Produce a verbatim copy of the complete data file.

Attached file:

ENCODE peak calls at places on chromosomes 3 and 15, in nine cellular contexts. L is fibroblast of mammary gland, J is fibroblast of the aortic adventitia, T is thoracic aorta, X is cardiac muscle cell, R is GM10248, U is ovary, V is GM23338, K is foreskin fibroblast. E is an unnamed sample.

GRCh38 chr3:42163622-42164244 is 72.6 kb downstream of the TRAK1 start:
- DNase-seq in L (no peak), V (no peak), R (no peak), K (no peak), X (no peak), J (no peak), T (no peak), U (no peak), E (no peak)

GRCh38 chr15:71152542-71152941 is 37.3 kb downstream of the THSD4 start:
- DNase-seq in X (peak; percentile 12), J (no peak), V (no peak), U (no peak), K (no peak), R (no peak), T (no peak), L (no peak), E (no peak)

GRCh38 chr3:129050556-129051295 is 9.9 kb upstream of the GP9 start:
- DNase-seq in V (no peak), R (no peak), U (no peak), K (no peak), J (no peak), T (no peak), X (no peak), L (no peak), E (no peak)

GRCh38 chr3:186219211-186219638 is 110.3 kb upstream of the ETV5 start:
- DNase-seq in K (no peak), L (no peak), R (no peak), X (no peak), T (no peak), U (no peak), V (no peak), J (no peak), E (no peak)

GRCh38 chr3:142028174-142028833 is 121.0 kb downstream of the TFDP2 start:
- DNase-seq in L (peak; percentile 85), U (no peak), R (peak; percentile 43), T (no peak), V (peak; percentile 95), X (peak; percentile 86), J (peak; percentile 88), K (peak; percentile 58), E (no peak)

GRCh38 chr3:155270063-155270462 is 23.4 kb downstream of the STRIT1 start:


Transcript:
ENCODE peak calls at places on chromosomes 3 and 15, in nine cellular contexts. L is fibroblast of mammary gland, J is fibroblast of the aortic adventitia, T is thoracic aorta, X is cardiac muscle cell, R is GM10248, U is ovary, V is GM23338, K is foreskin fibroblast. E is an unnamed sample.

GRCh38 chr3:42163622-42164244 is 72.6 kb downstream of the TRAK1 start:
- DNase-seq in L (no peak), V (no peak), R (no peak), K (no peak), X (no peak), J (no peak), T (no peak), U (no peak), E (no peak)

GRCh38 chr15:71152542-71152941 is 37.3 kb downstream of the THSD4 start:
- DNase-seq in X (peak; percentile 12), J (no peak), V (no peak), U (no peak), K (no peak), R (no peak), T (no peak), L (no peak), E (no peak)

GRCh38 chr3:129050556-129051295 is 9.9 kb upstream of the GP9 start:
- DNase-seq in V (no peak), R (no peak), U (no peak), K (no peak), J (no peak), T (no peak), X (no peak), L (no peak), E (no peak)

GRCh38 chr3:186219211-186219638 is 110.3 kb upstream of the ETV5 start:
- DNase-seq in K (no peak), L (no peak), R (no peak), X (no peak), T (no peak), U (no peak), V (no peak), J (no peak), E (no peak)

GRCh38 chr3:142028174-142028833 is 121.0 kb downstream of the TFDP2 start:
- DNase-seq in L (peak; percentile 85), U (no peak), R (peak; percentile 43), T (no peak), V (peak; percentile 95), X (peak; percentile 86), J (peak; percentile 88), K (peak; percentile 58), E (no peak)

GRCh38 chr3:155270063-155270462 is 23.4 kb downstream of the STRIT1 start: